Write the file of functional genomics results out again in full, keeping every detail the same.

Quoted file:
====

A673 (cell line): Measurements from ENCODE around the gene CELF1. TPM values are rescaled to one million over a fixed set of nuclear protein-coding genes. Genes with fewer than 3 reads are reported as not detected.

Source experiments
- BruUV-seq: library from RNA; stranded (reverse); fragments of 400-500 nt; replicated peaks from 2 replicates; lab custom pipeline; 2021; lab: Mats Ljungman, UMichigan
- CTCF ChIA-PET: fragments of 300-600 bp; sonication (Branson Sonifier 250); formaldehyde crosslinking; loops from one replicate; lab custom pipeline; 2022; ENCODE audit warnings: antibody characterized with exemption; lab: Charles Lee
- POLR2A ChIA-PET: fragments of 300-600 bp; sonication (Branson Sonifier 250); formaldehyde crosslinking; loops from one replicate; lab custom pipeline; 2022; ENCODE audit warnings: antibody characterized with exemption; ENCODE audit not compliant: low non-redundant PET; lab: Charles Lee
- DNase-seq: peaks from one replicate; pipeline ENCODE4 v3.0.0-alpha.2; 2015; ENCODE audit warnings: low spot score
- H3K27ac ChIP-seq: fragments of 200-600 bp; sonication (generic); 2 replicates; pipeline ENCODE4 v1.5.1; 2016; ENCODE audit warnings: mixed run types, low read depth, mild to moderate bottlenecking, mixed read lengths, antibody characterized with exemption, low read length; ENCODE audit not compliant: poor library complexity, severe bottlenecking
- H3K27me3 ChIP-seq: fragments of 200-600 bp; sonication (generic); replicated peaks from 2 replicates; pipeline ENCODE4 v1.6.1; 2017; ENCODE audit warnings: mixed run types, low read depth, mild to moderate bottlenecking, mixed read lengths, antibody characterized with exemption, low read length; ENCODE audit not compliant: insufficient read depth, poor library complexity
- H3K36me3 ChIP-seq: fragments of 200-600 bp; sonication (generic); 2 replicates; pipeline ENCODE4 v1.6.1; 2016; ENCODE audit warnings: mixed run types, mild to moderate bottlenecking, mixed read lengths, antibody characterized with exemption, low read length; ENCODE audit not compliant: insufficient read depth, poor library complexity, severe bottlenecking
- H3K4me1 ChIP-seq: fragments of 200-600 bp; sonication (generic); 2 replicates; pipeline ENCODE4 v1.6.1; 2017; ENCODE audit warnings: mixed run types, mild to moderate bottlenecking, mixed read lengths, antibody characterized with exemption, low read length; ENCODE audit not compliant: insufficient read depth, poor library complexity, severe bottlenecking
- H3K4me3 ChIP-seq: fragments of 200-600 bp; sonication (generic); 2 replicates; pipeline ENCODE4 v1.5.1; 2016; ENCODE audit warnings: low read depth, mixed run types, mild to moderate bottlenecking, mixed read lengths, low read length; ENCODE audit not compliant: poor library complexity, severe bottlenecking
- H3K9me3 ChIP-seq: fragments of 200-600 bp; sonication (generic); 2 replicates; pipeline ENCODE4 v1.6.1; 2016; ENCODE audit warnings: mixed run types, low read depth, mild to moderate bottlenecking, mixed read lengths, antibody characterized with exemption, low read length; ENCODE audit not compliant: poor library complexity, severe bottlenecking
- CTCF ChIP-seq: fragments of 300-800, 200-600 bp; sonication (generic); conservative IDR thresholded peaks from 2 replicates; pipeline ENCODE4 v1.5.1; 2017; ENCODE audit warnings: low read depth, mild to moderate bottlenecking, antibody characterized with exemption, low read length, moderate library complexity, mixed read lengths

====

A673 (cell line): Measurements from ENCODE around the gene CELF1. TPM values are rescaled to one million over a fixed set of nuclear protein-coding genes. Genes with fewer than 3 reads are reported as not detected.

Source experiments
- BruUV-seq: library from RNA; stranded (reverse); fragments of 400-500 nt; replicated peaks from 2 replicates; lab custom pipeline; 2021; lab: Mats Ljungman, UMichigan
- CTCF ChIA-PET: fragments of 300-600 bp; sonication (Branson Sonifier 250); formaldehyde crosslinking; loops from one replicate; lab custom pipeline; 2022; ENCODE audit warnings: antibody characterized with exemption; lab: Charles Lee
- POLR2A ChIA-PET: fragments of 300-600 bp; sonication (Branson Sonifier 250); formaldehyde crosslinking; loops from one replicate; lab custom pipeline; 2022; ENCODE audit warnings: antibody characterized with exemption; ENCODE audit not compliant: low non-redundant PET; lab: Charles Lee
- DNase-seq: peaks from one replicate; pipeline ENCODE4 v3.0.0-alpha.2; 2015; ENCODE audit warnings: low spot score
- H3K27ac ChIP-seq: fragments of 200-600 bp; sonication (generic); 2 replicates; pipeline ENCODE4 v1.5.1; 2016; ENCODE audit warnings: mixed run types, low read depth, mild to moderate bottlenecking, mixed read lengths, antibody characterized with exemption, low read length; ENCODE audit not compliant: poor library complexity, severe bottlenecking
- H3K27me3 ChIP-seq: fragments of 200-600 bp; sonication (generic); replicated peaks from 2 replicates; pipeline ENCODE4 v1.6.1; 2017; ENCODE audit warnings: mixed run types, low read depth, mild to moderate bottlenecking, mixed read lengths, antibody characterized with exemption, low read length; ENCODE audit not compliant: insufficient read depth, poor library complexity
- H3K36me3 ChIP-seq: fragments of 200-600 bp; sonication (generic); 2 replicates; pipeline ENCODE4 v1.6.1; 2016; ENCODE audit warnings: mixed run types, mild to moderate bottlenecking, mixed read lengths, antibody characterized with exemption, low read length; ENCODE audit not compliant: insufficient read depth, poor library complexity, severe bottlenecking
- H3K4me1 ChIP-seq: fragments of 200-600 bp; sonication (generic); 2 replicates; pipeline ENCODE4 v1.6.1; 2017; ENCODE audit warnings: mixed run types, mild to moderate bottlenecking, mixed read lengths, antibody characterized with exemption, low read length; ENCODE audit not compliant: insufficient read depth, poor library complexity, severe bottlenecking
- H3K4me3 ChIP-seq: fragments of 200-600 bp; sonication (generic); 2 replicates; pipeline ENCODE4 v1.5.1; 2016; ENCODE audit warnings: low read depth, mixed run types, mild to moderate bottlenecking, mixed read lengths, low read length; ENCODE audit not compliant: poor library complexity, severe bottlenecking
- H3K9me3 ChIP-seq: fragments of 200-600 bp; sonication (generic); 2 replicates; pipeline ENCODE4 v1.6.1; 2016; ENCODE audit warnings: mixed run types, low read depth, mild to moderate bottlenecking, mixed read lengths, antibody characterized with exemption, low read length; ENCODE audit not compliant: poor library complexity, severe bottlenecking
- CTCF ChIP-seq: fragments of 300-800, 200-600 bp; sonication (generic); conservative IDR thresholded peaks from 2 replicates; pipeline ENCODE4 v1.5.1; 2017; ENCODE audit warnings: low read depth, mild to moderate bottlenecking, antibody characterized with exemption, low read length, moderate library complexity, mixed read lengths